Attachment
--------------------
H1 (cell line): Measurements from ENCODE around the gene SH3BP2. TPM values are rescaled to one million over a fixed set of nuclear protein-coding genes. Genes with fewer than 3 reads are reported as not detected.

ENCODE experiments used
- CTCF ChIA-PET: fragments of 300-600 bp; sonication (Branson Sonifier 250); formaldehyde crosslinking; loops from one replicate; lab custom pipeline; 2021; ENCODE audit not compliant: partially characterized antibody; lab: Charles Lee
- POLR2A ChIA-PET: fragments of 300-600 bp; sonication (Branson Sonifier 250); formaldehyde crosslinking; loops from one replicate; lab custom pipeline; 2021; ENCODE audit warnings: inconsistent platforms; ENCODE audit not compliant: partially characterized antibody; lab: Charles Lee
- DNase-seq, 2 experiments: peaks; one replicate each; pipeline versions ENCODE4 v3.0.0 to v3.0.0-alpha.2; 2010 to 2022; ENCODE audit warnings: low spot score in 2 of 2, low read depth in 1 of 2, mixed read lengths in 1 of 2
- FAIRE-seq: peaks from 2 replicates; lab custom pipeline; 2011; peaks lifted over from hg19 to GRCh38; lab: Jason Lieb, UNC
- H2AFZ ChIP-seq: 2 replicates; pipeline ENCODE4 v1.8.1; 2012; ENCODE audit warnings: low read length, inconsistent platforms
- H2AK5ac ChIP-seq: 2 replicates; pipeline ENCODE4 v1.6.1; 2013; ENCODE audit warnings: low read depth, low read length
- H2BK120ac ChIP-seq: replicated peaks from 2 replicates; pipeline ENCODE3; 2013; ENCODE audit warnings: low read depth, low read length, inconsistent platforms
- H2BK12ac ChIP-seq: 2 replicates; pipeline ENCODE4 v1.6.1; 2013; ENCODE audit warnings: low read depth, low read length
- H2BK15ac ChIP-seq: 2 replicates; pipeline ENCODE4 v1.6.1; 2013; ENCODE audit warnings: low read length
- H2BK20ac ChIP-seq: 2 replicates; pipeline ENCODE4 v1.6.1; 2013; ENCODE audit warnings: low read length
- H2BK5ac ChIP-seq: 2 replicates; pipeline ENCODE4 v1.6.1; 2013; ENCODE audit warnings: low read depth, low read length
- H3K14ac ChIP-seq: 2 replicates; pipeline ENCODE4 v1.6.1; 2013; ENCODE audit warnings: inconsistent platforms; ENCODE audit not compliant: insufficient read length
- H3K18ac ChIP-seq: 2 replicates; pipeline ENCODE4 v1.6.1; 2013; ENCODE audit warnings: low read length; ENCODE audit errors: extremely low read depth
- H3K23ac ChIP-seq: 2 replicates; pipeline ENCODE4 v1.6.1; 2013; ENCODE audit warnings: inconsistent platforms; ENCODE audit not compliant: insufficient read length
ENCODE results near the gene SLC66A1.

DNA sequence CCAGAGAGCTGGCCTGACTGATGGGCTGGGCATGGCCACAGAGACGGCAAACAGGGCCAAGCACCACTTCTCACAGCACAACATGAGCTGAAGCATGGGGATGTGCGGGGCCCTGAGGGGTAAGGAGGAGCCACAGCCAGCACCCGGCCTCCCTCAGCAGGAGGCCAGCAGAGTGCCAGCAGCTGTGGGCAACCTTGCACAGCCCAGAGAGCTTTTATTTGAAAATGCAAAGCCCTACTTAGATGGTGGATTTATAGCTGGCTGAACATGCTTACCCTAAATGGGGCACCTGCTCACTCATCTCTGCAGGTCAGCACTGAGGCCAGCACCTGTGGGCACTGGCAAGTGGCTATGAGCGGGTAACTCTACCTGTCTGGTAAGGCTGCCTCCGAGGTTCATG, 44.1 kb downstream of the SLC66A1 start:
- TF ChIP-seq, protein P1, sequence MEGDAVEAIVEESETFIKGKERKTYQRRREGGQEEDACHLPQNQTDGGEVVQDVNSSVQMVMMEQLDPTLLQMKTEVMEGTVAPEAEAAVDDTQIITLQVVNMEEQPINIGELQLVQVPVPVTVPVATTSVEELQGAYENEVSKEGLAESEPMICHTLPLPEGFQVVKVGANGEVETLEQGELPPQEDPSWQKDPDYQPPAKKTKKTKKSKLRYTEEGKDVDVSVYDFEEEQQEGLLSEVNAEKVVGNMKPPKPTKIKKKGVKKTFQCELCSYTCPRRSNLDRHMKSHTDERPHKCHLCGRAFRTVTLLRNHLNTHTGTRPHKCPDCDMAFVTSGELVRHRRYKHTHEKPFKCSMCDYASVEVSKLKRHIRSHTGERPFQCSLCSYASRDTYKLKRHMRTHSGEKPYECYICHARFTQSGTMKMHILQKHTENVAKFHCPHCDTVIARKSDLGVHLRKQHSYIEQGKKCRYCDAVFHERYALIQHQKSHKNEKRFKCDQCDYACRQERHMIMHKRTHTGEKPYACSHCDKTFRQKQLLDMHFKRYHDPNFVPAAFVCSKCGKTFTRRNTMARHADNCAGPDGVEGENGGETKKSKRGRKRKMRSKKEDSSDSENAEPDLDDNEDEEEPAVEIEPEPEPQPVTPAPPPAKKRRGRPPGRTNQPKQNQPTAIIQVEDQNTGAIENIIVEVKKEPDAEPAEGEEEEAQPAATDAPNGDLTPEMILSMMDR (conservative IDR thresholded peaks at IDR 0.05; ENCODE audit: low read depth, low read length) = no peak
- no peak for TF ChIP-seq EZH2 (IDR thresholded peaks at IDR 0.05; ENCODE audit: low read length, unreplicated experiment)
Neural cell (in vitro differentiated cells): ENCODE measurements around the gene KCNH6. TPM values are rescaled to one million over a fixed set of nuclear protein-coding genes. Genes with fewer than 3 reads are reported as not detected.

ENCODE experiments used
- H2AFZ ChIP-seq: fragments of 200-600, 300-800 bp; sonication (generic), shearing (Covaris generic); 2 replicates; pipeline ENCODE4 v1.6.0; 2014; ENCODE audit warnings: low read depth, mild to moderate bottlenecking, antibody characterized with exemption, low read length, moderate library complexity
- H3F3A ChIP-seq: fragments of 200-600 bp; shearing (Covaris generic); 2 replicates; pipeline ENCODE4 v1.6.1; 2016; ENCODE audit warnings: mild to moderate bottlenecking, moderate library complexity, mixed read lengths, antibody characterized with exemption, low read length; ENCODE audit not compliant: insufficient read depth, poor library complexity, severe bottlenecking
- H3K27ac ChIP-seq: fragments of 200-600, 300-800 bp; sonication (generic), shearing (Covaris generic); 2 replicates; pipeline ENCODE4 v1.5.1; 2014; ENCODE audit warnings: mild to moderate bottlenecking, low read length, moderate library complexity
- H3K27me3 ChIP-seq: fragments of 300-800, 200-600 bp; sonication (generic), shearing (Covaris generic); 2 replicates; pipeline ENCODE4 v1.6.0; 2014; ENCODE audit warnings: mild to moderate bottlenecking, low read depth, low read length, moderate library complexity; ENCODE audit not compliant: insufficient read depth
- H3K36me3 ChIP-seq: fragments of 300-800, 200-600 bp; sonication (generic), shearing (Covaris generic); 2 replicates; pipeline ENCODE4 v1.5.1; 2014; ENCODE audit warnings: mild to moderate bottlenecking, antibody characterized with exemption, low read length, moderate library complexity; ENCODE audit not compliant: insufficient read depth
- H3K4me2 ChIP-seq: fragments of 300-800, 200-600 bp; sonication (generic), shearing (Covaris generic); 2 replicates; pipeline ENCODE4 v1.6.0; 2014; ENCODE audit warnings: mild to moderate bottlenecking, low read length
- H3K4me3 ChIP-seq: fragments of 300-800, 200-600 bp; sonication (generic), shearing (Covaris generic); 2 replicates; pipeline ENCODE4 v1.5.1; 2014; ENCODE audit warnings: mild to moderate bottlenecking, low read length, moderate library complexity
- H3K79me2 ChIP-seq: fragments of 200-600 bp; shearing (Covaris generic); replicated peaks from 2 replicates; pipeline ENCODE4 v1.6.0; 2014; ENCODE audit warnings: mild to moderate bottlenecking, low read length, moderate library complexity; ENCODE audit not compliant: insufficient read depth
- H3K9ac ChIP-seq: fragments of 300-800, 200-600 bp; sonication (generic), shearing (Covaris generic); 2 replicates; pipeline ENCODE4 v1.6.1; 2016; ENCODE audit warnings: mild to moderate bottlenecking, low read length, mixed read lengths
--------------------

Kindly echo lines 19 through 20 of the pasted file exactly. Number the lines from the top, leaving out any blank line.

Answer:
- TF ChIP-seq, protein P1, sequence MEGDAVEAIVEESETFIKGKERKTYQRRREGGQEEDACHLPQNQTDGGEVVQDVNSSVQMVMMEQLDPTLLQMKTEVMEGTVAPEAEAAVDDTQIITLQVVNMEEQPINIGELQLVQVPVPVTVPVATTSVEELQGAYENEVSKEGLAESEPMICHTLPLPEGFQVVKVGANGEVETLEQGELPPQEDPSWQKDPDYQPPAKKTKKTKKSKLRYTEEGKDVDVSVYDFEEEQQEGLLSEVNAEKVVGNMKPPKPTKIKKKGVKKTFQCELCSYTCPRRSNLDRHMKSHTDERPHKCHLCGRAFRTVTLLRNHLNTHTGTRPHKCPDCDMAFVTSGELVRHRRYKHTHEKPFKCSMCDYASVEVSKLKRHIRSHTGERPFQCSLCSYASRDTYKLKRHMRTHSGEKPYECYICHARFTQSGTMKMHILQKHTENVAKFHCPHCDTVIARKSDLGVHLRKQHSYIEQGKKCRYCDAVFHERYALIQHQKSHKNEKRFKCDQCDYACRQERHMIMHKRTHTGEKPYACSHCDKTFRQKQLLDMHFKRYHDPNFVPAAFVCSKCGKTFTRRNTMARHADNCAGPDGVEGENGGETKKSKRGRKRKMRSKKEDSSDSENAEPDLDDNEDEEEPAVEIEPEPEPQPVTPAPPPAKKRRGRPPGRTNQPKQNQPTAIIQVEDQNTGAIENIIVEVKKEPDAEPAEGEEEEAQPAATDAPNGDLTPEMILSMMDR (conservative IDR thresholded peaks at IDR 0.05; ENCODE audit: low read depth, low read length) = no peak
- no peak for TF ChIP-seq EZH2 (IDR thresholded peaks at IDR 0.05; ENCODE audit: low read length, unreplicated experiment)